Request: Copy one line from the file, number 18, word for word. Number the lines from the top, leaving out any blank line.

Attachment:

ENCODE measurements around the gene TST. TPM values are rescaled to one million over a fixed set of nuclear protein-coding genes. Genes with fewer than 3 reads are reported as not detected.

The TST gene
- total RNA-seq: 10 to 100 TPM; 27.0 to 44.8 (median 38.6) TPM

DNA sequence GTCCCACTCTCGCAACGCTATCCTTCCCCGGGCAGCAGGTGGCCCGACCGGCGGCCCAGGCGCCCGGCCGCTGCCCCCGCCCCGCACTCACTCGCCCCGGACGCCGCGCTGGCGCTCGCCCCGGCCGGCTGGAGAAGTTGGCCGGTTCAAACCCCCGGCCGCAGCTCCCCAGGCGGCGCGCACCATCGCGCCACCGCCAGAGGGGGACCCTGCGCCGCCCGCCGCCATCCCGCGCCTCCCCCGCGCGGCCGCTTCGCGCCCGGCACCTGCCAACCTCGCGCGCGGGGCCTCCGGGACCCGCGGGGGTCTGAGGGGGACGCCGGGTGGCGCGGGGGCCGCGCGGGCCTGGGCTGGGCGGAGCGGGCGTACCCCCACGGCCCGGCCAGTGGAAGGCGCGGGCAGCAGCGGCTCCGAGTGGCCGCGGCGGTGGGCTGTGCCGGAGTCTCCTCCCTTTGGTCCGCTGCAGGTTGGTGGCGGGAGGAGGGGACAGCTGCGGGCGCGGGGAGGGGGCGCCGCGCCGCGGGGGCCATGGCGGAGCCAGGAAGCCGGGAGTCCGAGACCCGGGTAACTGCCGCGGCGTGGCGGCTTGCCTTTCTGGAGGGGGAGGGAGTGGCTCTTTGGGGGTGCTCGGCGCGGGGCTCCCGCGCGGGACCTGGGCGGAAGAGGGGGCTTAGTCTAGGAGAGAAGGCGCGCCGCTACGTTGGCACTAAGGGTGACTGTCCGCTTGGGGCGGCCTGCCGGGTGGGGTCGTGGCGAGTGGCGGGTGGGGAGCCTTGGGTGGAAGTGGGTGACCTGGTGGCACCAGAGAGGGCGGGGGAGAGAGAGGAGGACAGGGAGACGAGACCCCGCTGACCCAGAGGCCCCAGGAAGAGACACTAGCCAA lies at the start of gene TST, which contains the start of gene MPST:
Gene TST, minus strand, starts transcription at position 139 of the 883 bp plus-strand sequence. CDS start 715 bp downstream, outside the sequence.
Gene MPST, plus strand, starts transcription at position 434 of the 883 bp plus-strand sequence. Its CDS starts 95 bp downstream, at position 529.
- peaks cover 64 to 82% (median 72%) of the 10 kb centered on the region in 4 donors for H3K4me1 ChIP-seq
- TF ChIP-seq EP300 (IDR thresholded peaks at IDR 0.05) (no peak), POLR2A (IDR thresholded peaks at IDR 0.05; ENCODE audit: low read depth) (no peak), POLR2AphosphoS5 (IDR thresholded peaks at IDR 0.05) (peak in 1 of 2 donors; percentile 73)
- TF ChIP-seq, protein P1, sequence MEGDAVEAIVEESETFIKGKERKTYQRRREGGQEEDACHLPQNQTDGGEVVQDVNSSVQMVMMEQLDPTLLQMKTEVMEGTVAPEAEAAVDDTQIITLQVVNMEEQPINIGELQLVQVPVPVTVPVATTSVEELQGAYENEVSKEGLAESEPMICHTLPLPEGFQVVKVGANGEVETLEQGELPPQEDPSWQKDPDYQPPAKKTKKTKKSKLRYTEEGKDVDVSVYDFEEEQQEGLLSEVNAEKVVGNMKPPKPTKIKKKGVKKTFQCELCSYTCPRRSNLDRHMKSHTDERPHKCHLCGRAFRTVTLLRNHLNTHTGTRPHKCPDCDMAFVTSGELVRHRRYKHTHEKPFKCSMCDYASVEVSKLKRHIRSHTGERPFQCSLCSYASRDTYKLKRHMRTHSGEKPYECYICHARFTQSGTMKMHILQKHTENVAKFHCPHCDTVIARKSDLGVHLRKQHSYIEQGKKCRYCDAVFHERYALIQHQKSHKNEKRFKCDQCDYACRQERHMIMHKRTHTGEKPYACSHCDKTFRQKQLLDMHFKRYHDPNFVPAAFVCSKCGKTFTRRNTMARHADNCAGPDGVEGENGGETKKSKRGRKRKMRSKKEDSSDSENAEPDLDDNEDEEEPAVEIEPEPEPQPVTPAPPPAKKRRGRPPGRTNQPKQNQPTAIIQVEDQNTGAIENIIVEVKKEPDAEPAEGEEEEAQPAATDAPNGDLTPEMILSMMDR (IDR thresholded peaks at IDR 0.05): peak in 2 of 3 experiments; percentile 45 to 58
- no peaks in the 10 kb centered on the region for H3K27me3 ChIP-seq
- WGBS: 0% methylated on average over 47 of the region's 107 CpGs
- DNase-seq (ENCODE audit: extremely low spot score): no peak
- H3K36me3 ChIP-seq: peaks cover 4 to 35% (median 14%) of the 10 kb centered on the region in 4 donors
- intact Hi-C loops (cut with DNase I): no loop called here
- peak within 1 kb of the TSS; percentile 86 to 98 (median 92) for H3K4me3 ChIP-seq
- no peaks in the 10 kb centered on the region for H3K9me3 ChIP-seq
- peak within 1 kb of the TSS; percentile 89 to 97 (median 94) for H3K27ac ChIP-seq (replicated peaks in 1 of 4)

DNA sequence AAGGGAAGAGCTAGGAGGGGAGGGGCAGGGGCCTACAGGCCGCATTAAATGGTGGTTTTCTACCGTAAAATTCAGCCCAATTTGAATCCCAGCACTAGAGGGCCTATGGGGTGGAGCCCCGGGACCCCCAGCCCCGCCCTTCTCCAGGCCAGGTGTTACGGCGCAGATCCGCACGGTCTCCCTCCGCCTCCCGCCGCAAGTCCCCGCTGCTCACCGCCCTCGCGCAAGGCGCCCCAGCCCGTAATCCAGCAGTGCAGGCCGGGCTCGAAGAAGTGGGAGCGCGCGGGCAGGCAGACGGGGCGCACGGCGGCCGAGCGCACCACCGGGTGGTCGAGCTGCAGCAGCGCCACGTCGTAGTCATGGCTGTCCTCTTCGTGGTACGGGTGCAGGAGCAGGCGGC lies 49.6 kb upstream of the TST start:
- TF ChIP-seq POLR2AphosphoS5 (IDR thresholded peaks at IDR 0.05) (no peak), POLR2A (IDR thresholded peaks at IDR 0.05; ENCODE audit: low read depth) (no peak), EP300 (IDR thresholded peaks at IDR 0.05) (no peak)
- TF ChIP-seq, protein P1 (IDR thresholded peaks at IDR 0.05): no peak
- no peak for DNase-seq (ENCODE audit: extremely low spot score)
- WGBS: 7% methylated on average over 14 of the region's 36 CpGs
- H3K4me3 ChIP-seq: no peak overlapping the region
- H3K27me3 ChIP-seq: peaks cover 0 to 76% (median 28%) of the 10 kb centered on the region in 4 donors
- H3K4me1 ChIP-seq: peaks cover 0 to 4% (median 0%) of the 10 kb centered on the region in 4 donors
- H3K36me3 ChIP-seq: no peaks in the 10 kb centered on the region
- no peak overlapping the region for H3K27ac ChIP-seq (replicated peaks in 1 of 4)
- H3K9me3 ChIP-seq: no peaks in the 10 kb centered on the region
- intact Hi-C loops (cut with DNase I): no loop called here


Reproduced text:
DNA sequence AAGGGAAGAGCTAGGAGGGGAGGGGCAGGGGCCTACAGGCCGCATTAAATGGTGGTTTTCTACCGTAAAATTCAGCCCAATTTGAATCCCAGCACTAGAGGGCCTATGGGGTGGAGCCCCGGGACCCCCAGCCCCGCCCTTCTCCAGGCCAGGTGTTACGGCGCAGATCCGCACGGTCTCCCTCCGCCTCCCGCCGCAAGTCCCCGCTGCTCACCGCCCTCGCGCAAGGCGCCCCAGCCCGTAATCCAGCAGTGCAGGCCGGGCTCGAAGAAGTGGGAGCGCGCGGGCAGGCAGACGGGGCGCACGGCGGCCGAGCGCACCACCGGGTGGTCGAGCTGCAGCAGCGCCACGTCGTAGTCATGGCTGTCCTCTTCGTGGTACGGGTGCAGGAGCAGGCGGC lies 49.6 kb upstream of the TST start: